Soviet Multiki: The Charming, the Classic, and the Bizarre
The Soviet Union was famous for many things. Its flag, its leaders, its “evil,” and, of course, its multiki (cartoons). After all, who doesn’t recall lazy Komsomol mornings sprawled out on your stomach with a warm bottle of Буратино (Soviet soda) next to you, eyes glued to the TV, hours melting away like ice cream in summer?
And indeed, a lot of quality cartoons come from the Soviet Union. Whether you’re interested in something more classic stuff, like the fluffy Cheburashka, something absolutely charming, like The Giant Ear saving a little bat, or something more bizarre, like a phantasmagoric space adventure or a surreal fairytale, I’ve got you covered.
Малыш и Карлсон, который живет на крыше (Karlsson-on-the-Roof), SoyuzMultFilm, 1968 and 1970
This one’s charming and classic. Adapted from the Swedish children’s books written by Astrid Lingren, Karlsson-on-the-Roof is a whimsical story about a seven-year-old-boy who makes friends with Karlsson, an overconfident and bumbling neighbor who uses a propeller to fly around and drinks all the family’s jam (he is fuelled by sugar). It’s endlessly quotable and easy to watch.
Как казаки… (How the Cossacks…) 1967-1995 KievNaukFilm
This series doesn’t actually have words, so it’s not so great for language learning, but there’s something so enchanting and triumphant about the three main Cossack heroes and their fellow compatriots. It’ll put a smile on your face to watch these noble heroes win the world cup in football, save a princess, and much more, all in perfect union with playful music.
Большой ух (The Giant Ear) 1989 Экран
A mystical, spritely being, The Giant Ear, appears in the middle of the woods and approaches a lone, loud wolf. The Giant Ear encourages the wolf to listen, really listen, to the universe. Together, they discover and save a struggling bat. It’s so cute I’m gonna die.
Ну погоди (Well, Just You Wait!) 1969-2012 SoyuzMultFilm
This series is often described as a Soviet analogue to Tom and Jerry. It began as a slapstick comedy featuring a menacing and gruff but surprisingly talented hooligan, Волк (Wolf), whose plans to ensnare and exploit the goody-goody Заяц (Hare) are always doomed to fail, at which point Волк shakes his fist and delivers his famous, “Ну, заяц! Ну, погоди!” Though some say it is devoid of subtext, others have read it as an exemplar of tensions between the intelligentsia, represented by Заяц, and the proletariat (working class), represented by Волк.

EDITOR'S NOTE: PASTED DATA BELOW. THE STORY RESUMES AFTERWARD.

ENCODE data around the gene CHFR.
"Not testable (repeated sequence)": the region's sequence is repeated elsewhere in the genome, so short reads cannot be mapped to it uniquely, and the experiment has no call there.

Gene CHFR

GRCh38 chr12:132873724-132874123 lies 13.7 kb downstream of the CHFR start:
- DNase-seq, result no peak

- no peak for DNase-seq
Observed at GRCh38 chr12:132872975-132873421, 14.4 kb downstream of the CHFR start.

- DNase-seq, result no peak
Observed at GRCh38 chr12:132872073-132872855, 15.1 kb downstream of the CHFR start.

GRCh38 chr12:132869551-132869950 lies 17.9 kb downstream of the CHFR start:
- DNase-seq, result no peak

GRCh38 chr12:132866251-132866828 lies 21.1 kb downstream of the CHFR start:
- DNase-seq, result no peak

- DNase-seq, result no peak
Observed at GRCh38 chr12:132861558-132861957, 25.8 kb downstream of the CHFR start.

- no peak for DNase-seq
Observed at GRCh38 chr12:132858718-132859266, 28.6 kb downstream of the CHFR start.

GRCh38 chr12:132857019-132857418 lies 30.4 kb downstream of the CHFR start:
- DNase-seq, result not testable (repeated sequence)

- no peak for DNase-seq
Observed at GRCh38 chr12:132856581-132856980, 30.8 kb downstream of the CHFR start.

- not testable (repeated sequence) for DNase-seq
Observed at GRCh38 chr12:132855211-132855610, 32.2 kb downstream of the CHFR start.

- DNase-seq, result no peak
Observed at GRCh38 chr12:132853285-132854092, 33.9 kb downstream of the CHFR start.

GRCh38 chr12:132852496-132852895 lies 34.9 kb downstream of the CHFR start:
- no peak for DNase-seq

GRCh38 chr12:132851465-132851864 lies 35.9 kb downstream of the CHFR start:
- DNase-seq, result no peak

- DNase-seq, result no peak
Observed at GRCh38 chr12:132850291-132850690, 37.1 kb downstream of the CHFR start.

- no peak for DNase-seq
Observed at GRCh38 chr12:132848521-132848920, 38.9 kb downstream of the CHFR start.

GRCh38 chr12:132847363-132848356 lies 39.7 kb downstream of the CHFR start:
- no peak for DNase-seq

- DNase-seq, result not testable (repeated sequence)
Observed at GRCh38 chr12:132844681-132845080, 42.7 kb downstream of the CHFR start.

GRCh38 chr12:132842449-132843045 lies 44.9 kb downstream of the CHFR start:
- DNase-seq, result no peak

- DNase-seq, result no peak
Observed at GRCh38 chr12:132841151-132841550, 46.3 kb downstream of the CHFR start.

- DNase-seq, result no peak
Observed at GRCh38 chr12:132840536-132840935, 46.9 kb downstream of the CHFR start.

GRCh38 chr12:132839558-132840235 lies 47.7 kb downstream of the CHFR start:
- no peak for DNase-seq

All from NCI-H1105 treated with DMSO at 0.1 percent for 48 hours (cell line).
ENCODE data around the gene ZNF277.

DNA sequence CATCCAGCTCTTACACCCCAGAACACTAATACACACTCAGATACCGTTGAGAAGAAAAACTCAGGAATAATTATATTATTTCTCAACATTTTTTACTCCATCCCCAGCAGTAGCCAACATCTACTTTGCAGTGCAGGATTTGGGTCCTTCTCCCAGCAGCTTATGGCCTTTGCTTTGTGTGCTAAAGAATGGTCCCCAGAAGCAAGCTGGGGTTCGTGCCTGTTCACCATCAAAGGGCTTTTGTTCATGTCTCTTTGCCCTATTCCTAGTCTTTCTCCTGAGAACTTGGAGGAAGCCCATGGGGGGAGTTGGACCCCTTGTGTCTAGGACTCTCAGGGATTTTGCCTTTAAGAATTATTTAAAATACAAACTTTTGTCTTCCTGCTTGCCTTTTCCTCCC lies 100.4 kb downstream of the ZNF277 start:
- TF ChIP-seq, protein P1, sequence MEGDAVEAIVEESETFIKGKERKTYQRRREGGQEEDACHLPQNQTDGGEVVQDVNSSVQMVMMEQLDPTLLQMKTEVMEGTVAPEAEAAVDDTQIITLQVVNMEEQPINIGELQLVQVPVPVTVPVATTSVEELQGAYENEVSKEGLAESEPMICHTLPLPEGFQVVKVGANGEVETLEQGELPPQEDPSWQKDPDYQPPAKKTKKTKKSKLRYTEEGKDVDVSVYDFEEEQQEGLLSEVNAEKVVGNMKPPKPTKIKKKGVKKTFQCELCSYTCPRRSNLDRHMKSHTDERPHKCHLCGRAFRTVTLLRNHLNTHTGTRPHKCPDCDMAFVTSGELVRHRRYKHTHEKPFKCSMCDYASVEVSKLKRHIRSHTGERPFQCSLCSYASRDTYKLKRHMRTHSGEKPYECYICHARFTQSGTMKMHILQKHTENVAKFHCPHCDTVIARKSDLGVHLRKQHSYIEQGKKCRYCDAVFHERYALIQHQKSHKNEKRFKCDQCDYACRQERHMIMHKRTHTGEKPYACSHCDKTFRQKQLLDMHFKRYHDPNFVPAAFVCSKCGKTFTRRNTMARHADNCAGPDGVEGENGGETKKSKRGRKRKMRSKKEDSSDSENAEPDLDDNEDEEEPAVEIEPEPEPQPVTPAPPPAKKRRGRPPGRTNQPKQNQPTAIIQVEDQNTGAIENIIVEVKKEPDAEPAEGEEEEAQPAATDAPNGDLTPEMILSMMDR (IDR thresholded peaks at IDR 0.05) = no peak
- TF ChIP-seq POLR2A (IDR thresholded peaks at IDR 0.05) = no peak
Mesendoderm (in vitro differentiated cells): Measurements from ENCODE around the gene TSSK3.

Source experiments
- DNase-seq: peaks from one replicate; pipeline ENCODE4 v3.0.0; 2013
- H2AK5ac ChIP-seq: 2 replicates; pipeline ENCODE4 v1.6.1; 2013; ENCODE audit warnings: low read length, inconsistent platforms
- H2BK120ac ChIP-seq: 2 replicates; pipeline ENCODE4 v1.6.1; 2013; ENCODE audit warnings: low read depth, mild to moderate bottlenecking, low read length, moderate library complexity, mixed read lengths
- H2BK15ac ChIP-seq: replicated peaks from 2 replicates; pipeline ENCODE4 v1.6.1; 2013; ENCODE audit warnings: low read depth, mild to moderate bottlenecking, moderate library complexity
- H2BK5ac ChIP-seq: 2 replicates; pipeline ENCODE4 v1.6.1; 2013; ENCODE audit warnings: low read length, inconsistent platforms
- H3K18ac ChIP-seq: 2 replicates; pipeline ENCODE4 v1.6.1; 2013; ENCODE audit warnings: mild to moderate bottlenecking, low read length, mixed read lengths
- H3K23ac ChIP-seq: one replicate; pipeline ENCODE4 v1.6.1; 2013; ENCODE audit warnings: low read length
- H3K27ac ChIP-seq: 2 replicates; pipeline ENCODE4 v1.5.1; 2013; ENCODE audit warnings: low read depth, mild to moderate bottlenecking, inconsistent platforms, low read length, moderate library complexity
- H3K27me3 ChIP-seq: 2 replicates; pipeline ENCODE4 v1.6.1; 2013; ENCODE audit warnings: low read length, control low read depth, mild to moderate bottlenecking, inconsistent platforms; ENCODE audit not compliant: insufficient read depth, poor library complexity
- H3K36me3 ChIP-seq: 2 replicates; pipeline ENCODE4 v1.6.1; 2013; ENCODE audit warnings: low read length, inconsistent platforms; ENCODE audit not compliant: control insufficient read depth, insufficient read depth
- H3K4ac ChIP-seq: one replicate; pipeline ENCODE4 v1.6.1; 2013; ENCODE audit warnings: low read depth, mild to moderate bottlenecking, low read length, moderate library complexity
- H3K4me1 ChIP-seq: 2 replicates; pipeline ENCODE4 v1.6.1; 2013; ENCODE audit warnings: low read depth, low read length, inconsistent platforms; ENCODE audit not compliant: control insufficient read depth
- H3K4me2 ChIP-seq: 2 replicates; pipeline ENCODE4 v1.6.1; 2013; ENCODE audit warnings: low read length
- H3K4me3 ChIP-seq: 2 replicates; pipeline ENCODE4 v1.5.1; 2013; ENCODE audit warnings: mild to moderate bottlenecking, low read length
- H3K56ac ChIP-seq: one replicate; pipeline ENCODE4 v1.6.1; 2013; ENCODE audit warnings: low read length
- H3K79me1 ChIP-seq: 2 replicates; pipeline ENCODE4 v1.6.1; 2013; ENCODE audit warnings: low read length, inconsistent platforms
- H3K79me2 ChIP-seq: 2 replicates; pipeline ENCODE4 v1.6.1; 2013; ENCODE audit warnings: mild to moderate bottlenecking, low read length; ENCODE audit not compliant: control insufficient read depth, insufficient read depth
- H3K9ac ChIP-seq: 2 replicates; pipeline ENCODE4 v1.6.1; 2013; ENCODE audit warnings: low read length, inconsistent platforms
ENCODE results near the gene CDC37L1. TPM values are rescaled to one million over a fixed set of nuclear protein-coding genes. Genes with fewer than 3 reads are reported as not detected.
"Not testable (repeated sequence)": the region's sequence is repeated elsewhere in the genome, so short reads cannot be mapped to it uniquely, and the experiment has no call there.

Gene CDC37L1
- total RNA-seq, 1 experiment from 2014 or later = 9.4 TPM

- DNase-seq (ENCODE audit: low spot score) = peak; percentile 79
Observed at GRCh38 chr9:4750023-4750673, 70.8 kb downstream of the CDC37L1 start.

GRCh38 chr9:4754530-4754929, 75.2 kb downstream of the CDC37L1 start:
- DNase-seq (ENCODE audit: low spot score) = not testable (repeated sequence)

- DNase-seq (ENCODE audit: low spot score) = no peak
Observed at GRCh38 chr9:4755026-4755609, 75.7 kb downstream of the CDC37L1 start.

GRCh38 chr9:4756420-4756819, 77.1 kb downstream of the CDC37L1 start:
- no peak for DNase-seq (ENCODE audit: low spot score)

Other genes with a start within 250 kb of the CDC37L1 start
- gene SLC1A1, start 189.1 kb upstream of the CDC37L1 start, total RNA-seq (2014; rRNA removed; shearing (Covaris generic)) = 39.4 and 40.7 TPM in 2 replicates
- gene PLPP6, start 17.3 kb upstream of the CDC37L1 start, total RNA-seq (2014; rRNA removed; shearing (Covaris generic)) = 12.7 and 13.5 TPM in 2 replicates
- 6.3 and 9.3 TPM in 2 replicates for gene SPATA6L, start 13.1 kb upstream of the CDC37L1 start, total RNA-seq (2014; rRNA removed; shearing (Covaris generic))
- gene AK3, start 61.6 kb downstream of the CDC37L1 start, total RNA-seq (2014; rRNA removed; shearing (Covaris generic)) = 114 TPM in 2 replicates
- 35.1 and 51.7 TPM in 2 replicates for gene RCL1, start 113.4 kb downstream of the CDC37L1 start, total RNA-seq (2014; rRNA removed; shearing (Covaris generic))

Ёжик в тумане (Hedgehog in the Fog) 1975 SoyuzMultFilm
Atmospheric, cerebral, and chilling, this one’s a true masterpiece. In 2003 Hedgehog in the Fog was dubbed the “No.1 animated film of all time” at a Tokyo film festival. Need I say more? Here’s how poet Joseph Brodsky interprets the animation:
In Hedgehog in the Fog, Y. Nortstein considers our first encounters with the mysteries of being, the fundamental strangeness of all that is, the grotesque tragedy that inhabits our world, and the limited nature of kindness.”
В „Ежике в тумане“ Ю. Норштейн говорит о первом соприкосновении с таинствами бытия, о загадочности всего сущего, о нелепой трагичности, существующей в мире, и о конечной его доброте.
All of Yuri Nortstein’s work is worth a watch, particularly Сказки сказок (Tale of tales).
Чебурашка 1969-1983 SoyuzMultFilm
When Eduard Uspensky, the writer who created Cheburashka, died on August 14, 2018, it was somewhat of a national tragedy in Russia. After all, Cheburashka, along with matryoshkas and khokhloma, emblemizes Russia. In the stop-motion animation, Cheburashka, together with his crocodile friend Gena (yep, Cheburashka is male), sings some songs known to almost every Russian to this day. К сожалению, день рождения только раз в году (What a pity that One’s Birthday Happens Only Once per Year)
Ух ты, говорящая рыба (Woah, A Talking Fish) 1983 ArmenFilm
If you happen to be a college kid looking to really trip out with your friends, this one’s for you. It’s basically a fairytale on acid. At the beginning of the story, a fisherman catches a talking fish, who promises to come to the man’s rescue some day if only he’s released. The man does release the fish. Then, impoverished and hungry, the man encounters a shape-shifting monster who gifts him and his wife a smorgasbord of food, but promises to return that night with a riddle. The man must solve the riddle, OR ELSE…!! This one really is weird AF.
Перевал (The Pass) 1973 SoyuzMultFilm
If you like sci-fi and Russian culture, this one’s for you. After a research vessel crashes on a planet in a nearby galaxy, releasing toxic radiation, its voyagers are forced to settle on the uninhabitable planet. Sixteen years after the crash, the brave children of the initial explorers embark on a mission to cross the pass separating them from the vessel. Along the way, they battle local wildlife and begin to encounter the effects of the radiation as they near the vessel. Things start weird, get weirder, and end downright bizarre. The animation features some truly epic song sequences set to the poetry of Sasha Chorny.